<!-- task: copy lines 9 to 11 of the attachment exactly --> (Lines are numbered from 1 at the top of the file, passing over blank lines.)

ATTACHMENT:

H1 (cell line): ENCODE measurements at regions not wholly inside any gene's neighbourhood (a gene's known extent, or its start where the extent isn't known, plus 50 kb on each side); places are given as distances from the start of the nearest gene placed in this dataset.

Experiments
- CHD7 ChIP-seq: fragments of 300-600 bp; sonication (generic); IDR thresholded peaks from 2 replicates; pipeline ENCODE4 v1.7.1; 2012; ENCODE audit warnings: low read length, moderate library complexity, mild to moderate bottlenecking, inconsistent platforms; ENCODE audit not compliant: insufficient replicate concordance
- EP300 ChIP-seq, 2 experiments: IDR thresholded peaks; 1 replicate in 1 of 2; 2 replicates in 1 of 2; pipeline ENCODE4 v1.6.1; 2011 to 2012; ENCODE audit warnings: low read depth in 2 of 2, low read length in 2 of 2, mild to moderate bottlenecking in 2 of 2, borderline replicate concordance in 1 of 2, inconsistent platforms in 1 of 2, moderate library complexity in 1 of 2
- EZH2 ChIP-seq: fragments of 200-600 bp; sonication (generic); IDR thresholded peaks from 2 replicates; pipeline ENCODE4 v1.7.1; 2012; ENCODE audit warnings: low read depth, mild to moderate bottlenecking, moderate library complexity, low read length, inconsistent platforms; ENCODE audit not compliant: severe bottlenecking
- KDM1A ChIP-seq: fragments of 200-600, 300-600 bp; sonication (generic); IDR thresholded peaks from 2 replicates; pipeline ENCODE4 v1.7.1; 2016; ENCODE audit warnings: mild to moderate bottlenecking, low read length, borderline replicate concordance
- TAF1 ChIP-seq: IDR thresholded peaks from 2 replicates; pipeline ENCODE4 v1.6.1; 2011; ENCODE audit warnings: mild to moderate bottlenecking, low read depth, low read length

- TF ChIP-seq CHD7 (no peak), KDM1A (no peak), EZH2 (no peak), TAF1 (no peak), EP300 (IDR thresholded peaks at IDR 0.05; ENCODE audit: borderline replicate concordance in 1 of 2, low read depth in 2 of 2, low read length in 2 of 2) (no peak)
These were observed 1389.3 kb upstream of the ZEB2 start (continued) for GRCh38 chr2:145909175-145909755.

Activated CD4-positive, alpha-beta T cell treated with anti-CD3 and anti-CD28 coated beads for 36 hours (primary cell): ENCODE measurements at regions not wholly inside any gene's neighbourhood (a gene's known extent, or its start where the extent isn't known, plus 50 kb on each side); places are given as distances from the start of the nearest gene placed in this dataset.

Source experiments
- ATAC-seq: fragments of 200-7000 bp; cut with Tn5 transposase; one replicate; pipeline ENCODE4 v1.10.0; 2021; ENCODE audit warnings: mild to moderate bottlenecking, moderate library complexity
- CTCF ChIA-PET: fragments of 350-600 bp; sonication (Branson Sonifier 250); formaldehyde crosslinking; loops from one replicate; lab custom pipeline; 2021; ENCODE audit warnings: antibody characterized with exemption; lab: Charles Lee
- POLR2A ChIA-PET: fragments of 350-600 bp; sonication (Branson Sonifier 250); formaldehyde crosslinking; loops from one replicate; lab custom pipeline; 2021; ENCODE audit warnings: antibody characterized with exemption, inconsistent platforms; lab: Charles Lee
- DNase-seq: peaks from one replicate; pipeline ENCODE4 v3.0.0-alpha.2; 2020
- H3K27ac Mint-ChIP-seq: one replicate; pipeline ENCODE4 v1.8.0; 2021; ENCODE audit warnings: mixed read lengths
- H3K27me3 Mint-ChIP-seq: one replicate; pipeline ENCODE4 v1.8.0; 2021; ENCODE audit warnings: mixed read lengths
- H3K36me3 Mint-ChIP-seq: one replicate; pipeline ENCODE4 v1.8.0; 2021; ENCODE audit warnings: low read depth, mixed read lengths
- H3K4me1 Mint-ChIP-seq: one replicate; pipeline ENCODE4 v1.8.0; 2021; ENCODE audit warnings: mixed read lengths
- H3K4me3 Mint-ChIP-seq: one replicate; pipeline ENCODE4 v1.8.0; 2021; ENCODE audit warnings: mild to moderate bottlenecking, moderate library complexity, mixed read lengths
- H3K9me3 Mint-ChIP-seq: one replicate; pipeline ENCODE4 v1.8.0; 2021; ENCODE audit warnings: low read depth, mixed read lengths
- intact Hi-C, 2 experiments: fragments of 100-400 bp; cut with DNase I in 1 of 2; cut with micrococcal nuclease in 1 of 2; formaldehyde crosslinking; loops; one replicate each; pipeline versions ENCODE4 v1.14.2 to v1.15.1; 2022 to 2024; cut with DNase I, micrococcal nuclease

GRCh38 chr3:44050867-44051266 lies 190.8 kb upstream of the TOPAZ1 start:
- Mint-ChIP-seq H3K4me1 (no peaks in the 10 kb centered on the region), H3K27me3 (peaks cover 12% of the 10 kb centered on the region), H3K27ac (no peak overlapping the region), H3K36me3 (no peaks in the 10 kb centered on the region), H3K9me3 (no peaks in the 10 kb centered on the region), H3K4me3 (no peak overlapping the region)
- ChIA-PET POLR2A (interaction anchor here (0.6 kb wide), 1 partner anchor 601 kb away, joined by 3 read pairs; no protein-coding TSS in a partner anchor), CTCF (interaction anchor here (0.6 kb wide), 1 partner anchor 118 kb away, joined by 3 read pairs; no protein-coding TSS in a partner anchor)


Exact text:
These were observed 1389.3 kb upstream of the ZEB2 start (continued) for GRCh38 chr2:145909175-145909755.

Activated CD4-positive, alpha-beta T cell treated with anti-CD3 and anti-CD28 coated beads for 36 hours (primary cell): ENCODE measurements at regions not wholly inside any gene's neighbourhood (a gene's known extent, or its start where the extent isn't known, plus 50 kb on each side); places are given as distances from the start of the nearest gene placed in this dataset.

Source experiments